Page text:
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Jennifer Goforth Gregory
Jennifer Goforth Gregory has worked in the B2B technology industry for over 20 years. As a freelance writer she writes for top technology brands, including IBM, HPE, Adobe, AT&T, Verizon, Epson, Oracle, Intel and Square. She specializes in a wide range of technology, such as AI, IoT, cloud, cybersecurity, and CX. Jennifer also wrote a bestselling book The Freelance Content Marketing Writer to help other writers launch a high earning freelance business.
Policy

How the internet got privatized and how the government could fix it

Author Ben Tarnoff discusses municipal broadband, Web3 and why closing the “digital divide” isn’t enough.

The Biden administration’s Internet for All initiative, which kicked off in May, will roll out grant programs to expand and improve broadband infrastructure, teach digital skills and improve internet access for “everyone in America by the end of the decade.”

Decisions about who is eligible for these grants will be made based on the Federal Communications Commission’s broken, outdated and incorrect broadband maps — maps the FCC plans to update only after funding has been allocated. Inaccurate broadband maps are just one of many barriers to getting everyone in the country successfully online. Internet service providers that use government funds to connect rural and low-income areas have historically provided those regions with slow speeds and poor service, forcing community residents to find reliable internet outside of their homes.

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Aditi Mukund
Aditi Mukund is Protocol’s Data Analyst. Prior to joining Protocol, she was an analyst at The Daily Beast and NPR where she wrangled data into actionable insights for editorial, audience, commerce, subscription, and product teams. She holds a B.S in Cognitive Science, Human Computer Interaction from The University of California, San Diego.
Fintech

How I decided to exit my startup’s original business

Bluevine got its start in factoring invoices for small businesses. CEO Eyal Lifshitz explains why it dropped that business in favor of “end-to-end banking.”

"[I]t was a realization that we can't be successful at both at the same time: You've got to choose."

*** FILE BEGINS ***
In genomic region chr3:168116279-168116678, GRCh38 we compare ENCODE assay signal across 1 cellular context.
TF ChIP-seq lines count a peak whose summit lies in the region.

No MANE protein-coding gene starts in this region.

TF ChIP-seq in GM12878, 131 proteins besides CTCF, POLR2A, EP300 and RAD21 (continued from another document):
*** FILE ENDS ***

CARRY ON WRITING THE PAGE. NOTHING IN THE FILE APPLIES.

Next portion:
Photo: Bluevine

Click banner image for more How I decided series

Bluevine got its start in fintech by offering a modern version of invoice factoring, the centuries-old practice where businesses sell off their accounts receivable for up-front cash. It’s raised $240 million in venture capital and about $700 million in total financing since its founding in 2013 by serving small businesses. But along the way, it realized it was better to focus on the checking accounts and lines of credit it provided customers than its original product. It now manages some $500 million in checking-account deposits.

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Ryan Deffenbaugh
Ryan Deffenbaugh is a reporter at Protocol focused on fintech. Before joining Protocol, he reported on New York's technology industry for Crain's New York Business. He is based in New York and can be reached at rdeffenbaugh@protocol.com.
Enterprise

The Roe decision could change how advertisers use location data

Over the years, the digital ad industry has been resistant to restricting use of location data. But that may be changing.

Over the years, the digital ad industry has been resistant to restrictions on the use of location data. But that may be changing.

Illustration: Christopher T. Fong/Protocol

When the Supreme Court overturned Roe v. Wade on Friday, the likelihood for location data to be used against people suddenly shifted from a mostly hypothetical scenario to a realistic threat. Although location data has a variety of purposes — from helping municipalities assess how people move around cities to giving reliable driving directions — it’s the voracious appetite of digital advertisers for location information that has fueled the creation and growth of a sector selling data showing who visited specific points on the map, when, what places they came from and where they went afterwards.

Over the years, the digital ad industry has been resistant to restrictions on the use of location data. But that may be changing. The overturning of Roe not only puts the wide availability of location data for advertising in the spotlight, it could serve as a turning point compelling the digital ad industry to take action to limit data associated with sensitive places before the government does.

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Kate Kaye

Kate Kaye is an award-winning multimedia reporter digging deep and telling print, digital and audio stories. She covers AI and data for Protocol. Her reporting on AI and tech ethics issues has been published in OneZero, Fast Company, MIT Technology Review, CityLab, Ad Age and Digiday and heard on NPR. Kate is the creator of RedTailMedia.org and is the author of "Campaign '08: A Turning Point for Digital Media," a book about how the 2008 presidential campaigns used digital media and data.